“Pardon Me, Soldier, but Would You Happen to Have the Atomic Time?”

Military.com is running an an item that reports that the U.S. Army has begun the final phase for manufacturing a microchip-sized prototype that will support efforts to provide highly accurate location and battlefield situational awareness for the dismounted soldier, even in the temporary absence of GPS capability.

The goal is to provide complete atomic clock capabilities for weapons, weapon systems and the dismounted Soldier, and to do this with low power and drastically reduced cost, noted John Del Colliano, chief for the Positioning, Navigation and Timing branch of CERDEC’s Command, Power & Integration directorate.

“An atomic clock, which is recognized for its accuracy, is used by the military in larger systems; however, the typical atomic clock is large, heavy and requires lots of power. Large systems/platforms like bombers have the advantage of having more power and space to accommodate a full-scale atomic clock, but that’s not true for a Soldier on the battlefield or for munitions being fired,” Del Colliano said.

The chip-scale atomic clock or “CSAC,” which is approximately 15 cubic centimeters, could be integrated into a platform, weapon or a device worn by a soldier and will be completely transparent to the user, said Paul M. Olson, acting associate director, Systems Engineering, for CERDEC CP&I.

“The CSAC is a critical tool for systems that require very accurate time synchronization, such as communication, navigation, radar and weapon systems. When used in conjunction with other sensors, the CSAC can help these systems provide highly accurate location and battlefield SA to units and commanders,” Olson said.  “If GPS is disrupted or jammed, a CSAC could provide precise time to the GPS receiver to enable rapid recovery or to protect receivers from GPS spoofing, a condition where false GPS signals are broadcast to fool GPS receivers with erroneous information. The hope is that the Soldier wouldn’t even know that his GPS is being jammed.”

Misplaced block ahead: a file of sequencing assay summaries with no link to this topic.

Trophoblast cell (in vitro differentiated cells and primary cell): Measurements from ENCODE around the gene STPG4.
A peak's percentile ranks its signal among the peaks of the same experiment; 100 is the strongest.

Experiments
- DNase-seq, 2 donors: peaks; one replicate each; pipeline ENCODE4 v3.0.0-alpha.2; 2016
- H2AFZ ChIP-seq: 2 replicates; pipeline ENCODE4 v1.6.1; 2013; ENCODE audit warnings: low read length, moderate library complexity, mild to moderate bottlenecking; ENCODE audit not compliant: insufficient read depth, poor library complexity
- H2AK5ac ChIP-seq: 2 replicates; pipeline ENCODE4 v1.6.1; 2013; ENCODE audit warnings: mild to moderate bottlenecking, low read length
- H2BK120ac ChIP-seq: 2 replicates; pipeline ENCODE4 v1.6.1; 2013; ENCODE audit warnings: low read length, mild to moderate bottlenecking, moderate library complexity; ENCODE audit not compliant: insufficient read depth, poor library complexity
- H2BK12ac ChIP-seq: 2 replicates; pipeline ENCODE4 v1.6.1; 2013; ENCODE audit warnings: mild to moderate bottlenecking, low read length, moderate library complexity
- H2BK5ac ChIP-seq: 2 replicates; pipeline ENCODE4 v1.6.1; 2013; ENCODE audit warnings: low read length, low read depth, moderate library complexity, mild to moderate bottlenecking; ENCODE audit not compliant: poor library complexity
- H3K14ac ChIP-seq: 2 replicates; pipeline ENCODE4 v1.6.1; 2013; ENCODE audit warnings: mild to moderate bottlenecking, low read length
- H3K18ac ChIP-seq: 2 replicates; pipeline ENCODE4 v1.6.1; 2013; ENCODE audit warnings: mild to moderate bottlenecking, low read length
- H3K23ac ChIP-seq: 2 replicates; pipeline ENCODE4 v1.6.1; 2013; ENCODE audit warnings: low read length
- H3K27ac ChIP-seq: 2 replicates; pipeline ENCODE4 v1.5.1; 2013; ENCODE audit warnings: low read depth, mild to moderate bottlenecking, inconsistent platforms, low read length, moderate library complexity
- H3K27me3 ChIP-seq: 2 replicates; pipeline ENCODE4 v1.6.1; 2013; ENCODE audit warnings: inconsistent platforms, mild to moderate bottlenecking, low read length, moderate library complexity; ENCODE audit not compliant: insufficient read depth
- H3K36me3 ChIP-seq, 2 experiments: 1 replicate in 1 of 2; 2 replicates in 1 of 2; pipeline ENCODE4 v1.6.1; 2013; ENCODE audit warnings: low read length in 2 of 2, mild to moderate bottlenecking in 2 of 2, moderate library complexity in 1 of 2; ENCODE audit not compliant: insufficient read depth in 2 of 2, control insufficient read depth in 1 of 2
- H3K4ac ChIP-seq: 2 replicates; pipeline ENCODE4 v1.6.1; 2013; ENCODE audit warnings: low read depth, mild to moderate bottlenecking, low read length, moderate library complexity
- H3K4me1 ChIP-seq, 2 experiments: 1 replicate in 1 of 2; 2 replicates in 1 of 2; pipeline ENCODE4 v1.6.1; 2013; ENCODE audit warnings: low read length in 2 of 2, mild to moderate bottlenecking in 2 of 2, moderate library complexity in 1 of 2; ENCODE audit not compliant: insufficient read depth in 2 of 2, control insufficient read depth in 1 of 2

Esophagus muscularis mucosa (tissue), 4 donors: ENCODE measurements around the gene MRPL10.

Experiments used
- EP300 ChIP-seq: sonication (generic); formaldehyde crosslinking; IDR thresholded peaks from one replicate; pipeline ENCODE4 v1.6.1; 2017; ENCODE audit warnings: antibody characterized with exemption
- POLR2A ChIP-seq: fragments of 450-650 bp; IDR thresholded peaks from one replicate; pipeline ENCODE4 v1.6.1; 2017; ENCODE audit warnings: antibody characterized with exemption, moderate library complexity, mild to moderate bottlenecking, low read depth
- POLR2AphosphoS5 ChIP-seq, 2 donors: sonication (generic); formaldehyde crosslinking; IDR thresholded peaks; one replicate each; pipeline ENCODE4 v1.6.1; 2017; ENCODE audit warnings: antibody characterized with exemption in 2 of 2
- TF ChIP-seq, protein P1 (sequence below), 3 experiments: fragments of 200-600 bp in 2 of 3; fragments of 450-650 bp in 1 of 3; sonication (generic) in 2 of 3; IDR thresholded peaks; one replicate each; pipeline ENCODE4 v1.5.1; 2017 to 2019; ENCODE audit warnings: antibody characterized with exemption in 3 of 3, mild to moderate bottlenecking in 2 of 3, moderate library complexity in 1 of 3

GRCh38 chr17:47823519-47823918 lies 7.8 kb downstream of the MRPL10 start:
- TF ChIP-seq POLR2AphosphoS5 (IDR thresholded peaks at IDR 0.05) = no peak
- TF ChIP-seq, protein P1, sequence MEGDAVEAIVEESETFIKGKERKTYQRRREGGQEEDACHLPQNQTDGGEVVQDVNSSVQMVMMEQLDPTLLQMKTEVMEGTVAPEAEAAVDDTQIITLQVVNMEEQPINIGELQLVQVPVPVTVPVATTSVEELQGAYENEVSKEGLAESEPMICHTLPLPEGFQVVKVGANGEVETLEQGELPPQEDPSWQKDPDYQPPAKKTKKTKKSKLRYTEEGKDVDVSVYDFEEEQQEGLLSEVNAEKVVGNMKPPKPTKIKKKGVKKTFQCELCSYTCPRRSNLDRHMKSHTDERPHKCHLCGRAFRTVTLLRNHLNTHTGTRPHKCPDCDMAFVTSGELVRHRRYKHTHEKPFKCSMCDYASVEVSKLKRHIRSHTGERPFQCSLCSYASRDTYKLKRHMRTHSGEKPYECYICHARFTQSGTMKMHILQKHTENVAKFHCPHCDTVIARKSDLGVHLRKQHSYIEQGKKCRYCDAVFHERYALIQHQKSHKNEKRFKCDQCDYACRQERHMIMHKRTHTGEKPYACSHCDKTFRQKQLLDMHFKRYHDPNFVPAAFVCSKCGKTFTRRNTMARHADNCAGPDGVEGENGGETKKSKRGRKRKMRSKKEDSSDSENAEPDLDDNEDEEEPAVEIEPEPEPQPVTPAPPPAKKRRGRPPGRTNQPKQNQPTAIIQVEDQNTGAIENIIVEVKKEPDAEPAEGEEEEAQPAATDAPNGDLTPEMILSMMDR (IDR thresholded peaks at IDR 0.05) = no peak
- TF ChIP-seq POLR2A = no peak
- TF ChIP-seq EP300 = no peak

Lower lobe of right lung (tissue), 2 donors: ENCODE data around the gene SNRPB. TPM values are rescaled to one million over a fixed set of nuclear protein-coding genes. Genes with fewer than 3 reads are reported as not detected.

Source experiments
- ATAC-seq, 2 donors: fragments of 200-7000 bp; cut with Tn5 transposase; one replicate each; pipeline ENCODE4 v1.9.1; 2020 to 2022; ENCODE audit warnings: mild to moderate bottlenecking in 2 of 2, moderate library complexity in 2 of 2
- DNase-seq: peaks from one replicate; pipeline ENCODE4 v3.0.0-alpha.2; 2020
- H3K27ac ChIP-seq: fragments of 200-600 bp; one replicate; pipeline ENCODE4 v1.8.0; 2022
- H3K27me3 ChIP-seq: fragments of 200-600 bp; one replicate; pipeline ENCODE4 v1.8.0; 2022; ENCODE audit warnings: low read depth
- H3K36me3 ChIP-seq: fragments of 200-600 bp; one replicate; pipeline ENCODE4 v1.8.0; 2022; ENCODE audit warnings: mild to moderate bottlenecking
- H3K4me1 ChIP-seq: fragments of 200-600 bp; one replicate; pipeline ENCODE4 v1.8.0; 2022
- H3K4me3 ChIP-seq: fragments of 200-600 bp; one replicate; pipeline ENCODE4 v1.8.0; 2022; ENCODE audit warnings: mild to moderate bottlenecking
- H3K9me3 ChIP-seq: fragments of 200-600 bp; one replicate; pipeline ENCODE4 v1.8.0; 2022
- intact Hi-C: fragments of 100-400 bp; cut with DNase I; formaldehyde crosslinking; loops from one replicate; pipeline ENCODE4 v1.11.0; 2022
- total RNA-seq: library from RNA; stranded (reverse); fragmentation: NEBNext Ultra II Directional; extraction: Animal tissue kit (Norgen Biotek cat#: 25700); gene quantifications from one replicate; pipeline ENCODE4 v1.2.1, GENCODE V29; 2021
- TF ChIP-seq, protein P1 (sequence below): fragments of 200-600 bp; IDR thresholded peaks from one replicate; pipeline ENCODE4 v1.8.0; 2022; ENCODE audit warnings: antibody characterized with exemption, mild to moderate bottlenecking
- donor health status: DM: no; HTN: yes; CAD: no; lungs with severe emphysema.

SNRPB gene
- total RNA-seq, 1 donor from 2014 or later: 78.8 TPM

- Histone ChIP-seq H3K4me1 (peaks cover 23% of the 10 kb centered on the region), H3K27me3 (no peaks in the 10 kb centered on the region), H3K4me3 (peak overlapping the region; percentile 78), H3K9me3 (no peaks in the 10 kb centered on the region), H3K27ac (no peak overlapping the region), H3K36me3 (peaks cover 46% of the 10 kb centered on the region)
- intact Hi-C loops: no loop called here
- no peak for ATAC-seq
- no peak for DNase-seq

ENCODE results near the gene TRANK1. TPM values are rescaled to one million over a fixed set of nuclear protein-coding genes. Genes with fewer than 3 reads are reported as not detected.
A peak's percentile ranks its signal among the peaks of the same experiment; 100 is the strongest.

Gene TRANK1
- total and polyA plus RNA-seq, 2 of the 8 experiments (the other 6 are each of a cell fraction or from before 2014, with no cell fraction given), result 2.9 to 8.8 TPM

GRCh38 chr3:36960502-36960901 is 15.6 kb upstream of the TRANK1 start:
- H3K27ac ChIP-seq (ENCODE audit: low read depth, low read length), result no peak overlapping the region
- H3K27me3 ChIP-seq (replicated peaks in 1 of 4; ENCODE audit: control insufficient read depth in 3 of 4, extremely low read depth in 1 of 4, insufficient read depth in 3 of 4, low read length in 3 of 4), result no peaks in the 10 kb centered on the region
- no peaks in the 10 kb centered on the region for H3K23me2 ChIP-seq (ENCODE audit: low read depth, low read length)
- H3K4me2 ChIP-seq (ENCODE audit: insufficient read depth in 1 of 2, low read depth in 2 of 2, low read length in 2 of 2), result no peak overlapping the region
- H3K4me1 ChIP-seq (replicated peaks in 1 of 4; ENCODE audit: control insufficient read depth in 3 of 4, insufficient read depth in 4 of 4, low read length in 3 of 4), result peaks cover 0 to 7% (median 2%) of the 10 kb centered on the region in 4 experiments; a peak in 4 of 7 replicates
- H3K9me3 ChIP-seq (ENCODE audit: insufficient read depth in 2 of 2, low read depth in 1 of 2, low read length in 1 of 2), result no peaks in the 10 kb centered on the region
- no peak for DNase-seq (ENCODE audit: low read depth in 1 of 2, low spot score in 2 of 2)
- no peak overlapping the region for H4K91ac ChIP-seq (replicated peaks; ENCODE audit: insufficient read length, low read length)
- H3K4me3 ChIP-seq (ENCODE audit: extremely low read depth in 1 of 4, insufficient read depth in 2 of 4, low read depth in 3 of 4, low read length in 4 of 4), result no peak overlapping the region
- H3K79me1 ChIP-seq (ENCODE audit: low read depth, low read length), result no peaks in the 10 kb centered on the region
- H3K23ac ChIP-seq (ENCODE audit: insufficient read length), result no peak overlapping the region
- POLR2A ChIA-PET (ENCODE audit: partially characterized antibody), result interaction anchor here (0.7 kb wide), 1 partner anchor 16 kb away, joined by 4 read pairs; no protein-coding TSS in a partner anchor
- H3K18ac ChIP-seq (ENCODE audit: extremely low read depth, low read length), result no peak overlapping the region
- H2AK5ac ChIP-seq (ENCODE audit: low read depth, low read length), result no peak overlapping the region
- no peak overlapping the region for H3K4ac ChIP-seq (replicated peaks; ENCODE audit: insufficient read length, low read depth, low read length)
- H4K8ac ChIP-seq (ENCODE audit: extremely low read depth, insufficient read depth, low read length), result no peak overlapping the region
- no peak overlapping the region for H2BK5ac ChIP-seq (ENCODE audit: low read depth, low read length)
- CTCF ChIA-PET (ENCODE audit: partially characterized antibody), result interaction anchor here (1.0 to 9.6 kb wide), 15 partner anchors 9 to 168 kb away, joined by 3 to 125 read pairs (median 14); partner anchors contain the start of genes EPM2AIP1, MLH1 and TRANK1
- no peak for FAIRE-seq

Read the full story here.

  • nwatt

    I hope they really mean 15 cubic millimeters…

    • tmb2

      15 cubic centimeters is roughly the size of a C battery. Seems pretty big considering the photo is a pair of tweezers.

      • Abranches

        15 cm3 is the volume of a cube 2.5 cm each side (0.8 inches). Pretty small.

  • Lance

    Hope they plan to have it in the vest in the helmet falling over could destroy your chip and ruin the mission.

    • JJ6000

      so what happens if I fall on my vest?

  • blight_

    The GPS system depends on atomic clock synchro. I imagine accurate timekeeping might be useful for INS systems, and for tanks driving through an empty desert you could compensate for GPS time-lag with atomic clock data, or use it with an INS for accurate positioning.

    Are we anticipating an environment where GPS-in-the-sky may no longer be guaranteed?

  • Jayson

    Wow think this’ll be an impetus to convert to metric too?

  • John Moore

    Too much relies on GPS, like they say a chain always breaks at it’s weakest point.

    • TrustButVerify

      It’s a good thing we have compasses, maps, INS backups in the JDAMs and aircraft nav systems, and unguided munitions. As well as muntions that can deal with jammers (GPS or otherwise) in a direct fashion.

  • USA

    ats possible but its better to have something like this han withought it. now we arnt totaly ependant on our satilites any more

  • Curt

    And this is somehow worse than Link 11 or Link 16 or GCCS or blue force tracker or a radio or, well its not worth going on.

    However, by having an accurate clock, you make it far more difficult for the bad guy to feed you false position information or jam your navigation information. Additionally, false transmissions can be potentally more easily detected and rejected because there content/false information and position don’t match.

  • A. Nonymous

    I’m completely out of atomic time right now. Would you like some Grey Poupon instead?